As an instructional coach, I try to help those I collaborate with find that “sweet spot” in their teaching. As I work with teachers to make the shift to merging the use of digital devices into traditional methods of teaching, I’ve recently started using the TPACK model (along with the SAMR model) as a way of illustrating the complex interaction of content (CK), pedagogy (PK), and technology (TK). As a “recovering math teacher”, I’ve always known that deep content knowledge is critical for effective teaching and learning. Having that knowledge in one’s head is useless, however, if the students don’t understand the concepts or cannot apply what has been shared with them. Sound pedagogical knowledge is critical for learning to take place. We need to fully understand how particular groups of students best learn, which approaches are best for the given content, and how to assess for genuine understanding. Content knowledge is necessary but insufficient for lasting learning without sound pedagogy. Integrating technology to teach specific content has vastly expanded the ways we can differentiate learning experiences to facilitate deeper engagement for all students The beauty of this model is that it allows us to visualize where the heart or “sweet spot” of teaching and learning is. I’ve begun encouraging those I coach to view the model and to ask themselves: how can I leverage the technology that is available, along with the use of best practices, to facilitate deep and lasting understanding for this specific class (or student)?

I love this quote! “Effective technology integration for pedagogy around specific subject matter requires developing sensitivity to the dynamic, transactional relationship between these components of knowledge situated in unique contexts. Individual teachers, grade-level, school-specific factors, demographics, culture, and other factors ensure that every situation is unique, and no single combination of content, technology, and pedagogy will apply for every teacher, every course, or every view of teaching” (http://www.tpack.org).
Reproduced by permission of tpack.org, © 2012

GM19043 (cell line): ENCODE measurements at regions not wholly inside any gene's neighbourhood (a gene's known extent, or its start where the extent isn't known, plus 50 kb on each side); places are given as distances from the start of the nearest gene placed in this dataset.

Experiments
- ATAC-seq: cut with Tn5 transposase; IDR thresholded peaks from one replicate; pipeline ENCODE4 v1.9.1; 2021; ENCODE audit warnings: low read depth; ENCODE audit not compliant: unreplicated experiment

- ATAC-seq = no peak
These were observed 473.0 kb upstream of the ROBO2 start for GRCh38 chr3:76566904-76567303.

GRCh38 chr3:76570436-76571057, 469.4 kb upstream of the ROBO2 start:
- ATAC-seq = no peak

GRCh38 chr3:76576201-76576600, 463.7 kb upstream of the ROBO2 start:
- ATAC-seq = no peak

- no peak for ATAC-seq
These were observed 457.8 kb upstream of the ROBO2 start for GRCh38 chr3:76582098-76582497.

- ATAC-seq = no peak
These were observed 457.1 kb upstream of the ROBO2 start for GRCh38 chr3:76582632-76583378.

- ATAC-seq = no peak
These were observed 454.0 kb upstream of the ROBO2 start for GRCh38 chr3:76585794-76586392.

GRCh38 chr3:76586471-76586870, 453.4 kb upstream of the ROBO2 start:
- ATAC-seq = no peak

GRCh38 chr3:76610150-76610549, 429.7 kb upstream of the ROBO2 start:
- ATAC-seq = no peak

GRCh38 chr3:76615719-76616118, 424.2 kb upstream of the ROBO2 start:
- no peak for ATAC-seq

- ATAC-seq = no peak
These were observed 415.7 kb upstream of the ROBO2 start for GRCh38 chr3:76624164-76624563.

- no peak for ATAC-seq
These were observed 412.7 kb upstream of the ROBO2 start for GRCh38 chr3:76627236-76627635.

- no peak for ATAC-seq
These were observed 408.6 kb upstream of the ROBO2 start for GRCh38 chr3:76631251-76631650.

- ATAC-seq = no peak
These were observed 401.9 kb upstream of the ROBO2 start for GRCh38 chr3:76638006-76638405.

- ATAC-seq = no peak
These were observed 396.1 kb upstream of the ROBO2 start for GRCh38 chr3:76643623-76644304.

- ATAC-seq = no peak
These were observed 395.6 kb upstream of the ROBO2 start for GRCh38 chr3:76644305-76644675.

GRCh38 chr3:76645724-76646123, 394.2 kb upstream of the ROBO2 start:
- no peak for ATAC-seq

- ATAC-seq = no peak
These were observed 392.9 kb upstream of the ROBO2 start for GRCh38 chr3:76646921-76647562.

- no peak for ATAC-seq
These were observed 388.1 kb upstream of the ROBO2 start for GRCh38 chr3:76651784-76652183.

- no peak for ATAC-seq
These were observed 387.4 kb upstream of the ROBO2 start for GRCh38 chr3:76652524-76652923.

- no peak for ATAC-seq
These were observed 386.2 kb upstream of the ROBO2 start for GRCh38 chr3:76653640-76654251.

Friday, March 7, 2014

It’s Not About the Hill/Tech

Each October roughly 5000 riders converge upon south central Indiana to participate in a ride called the Hilly Hundred for two days of breathtaking cycling. Literally. The fall foliage is exquisite and the hills, epic. The climb that is most discussed among riders is Mt. Tabor. At a steady 24% grade for a third of a mile, it is formidable. In the six times I’ve participated in this ride, I’ve only walked Mt. Tabor once. At the time, I attributed my inability to conquer this hill to recovery from several broken ribs. Upon further reflection, I admitted to myself it was more likely due to a lack of determination and confidence, and fear that I wasn’t in good enough shape.

When I think about times in the classroom that my students did not learn what I’d thought they should have, I sometimes felt like a total failure. This frightened me. Did I have what it took to be a good teacher? Upon honest reflection, I sometimes was ill-prepared. In other instances, I was out of tune with student needs. Too often, my focus was on my teaching, rather than on their learning. When the digital device initiative began, I was challenged - it required a major shift in my thinking about student learning. Fortunately, I chose to embrace a new mindset, with a new skill set developing as a result.